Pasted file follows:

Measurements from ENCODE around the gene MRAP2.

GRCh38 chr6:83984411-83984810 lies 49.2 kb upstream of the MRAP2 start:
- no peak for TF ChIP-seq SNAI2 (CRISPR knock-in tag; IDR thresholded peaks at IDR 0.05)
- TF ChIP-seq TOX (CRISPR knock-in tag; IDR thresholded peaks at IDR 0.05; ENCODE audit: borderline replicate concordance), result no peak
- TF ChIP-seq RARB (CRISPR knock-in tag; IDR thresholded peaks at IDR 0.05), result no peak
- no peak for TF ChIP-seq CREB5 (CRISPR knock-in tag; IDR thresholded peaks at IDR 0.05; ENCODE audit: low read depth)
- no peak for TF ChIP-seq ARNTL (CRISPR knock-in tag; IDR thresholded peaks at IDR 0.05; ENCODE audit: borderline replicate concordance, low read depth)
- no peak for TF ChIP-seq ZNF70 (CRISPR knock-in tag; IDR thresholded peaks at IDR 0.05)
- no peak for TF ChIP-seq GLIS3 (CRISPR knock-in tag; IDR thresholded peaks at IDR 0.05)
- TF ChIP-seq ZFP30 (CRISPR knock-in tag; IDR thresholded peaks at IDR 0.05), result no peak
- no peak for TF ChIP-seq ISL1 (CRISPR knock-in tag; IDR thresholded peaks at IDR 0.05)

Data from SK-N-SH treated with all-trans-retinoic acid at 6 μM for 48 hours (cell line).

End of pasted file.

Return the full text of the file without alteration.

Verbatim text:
Measurements from ENCODE around the gene MRAP2.

GRCh38 chr6:83984411-83984810 lies 49.2 kb upstream of the MRAP2 start:
- no peak for TF ChIP-seq SNAI2 (CRISPR knock-in tag; IDR thresholded peaks at IDR 0.05)
- TF ChIP-seq TOX (CRISPR knock-in tag; IDR thresholded peaks at IDR 0.05; ENCODE audit: borderline replicate concordance), result no peak
- TF ChIP-seq RARB (CRISPR knock-in tag; IDR thresholded peaks at IDR 0.05), result no peak
- no peak for TF ChIP-seq CREB5 (CRISPR knock-in tag; IDR thresholded peaks at IDR 0.05; ENCODE audit: low read depth)
- no peak for TF ChIP-seq ARNTL (CRISPR knock-in tag; IDR thresholded peaks at IDR 0.05; ENCODE audit: borderline replicate concordance, low read depth)
- no peak for TF ChIP-seq ZNF70 (CRISPR knock-in tag; IDR thresholded peaks at IDR 0.05)
- no peak for TF ChIP-seq GLIS3 (CRISPR knock-in tag; IDR thresholded peaks at IDR 0.05)
- TF ChIP-seq ZFP30 (CRISPR knock-in tag; IDR thresholded peaks at IDR 0.05), result no peak
- no peak for TF ChIP-seq ISL1 (CRISPR knock-in tag; IDR thresholded peaks at IDR 0.05)

Data from SK-N-SH treated with all-trans-retinoic acid at 6 μM for 48 hours (cell line).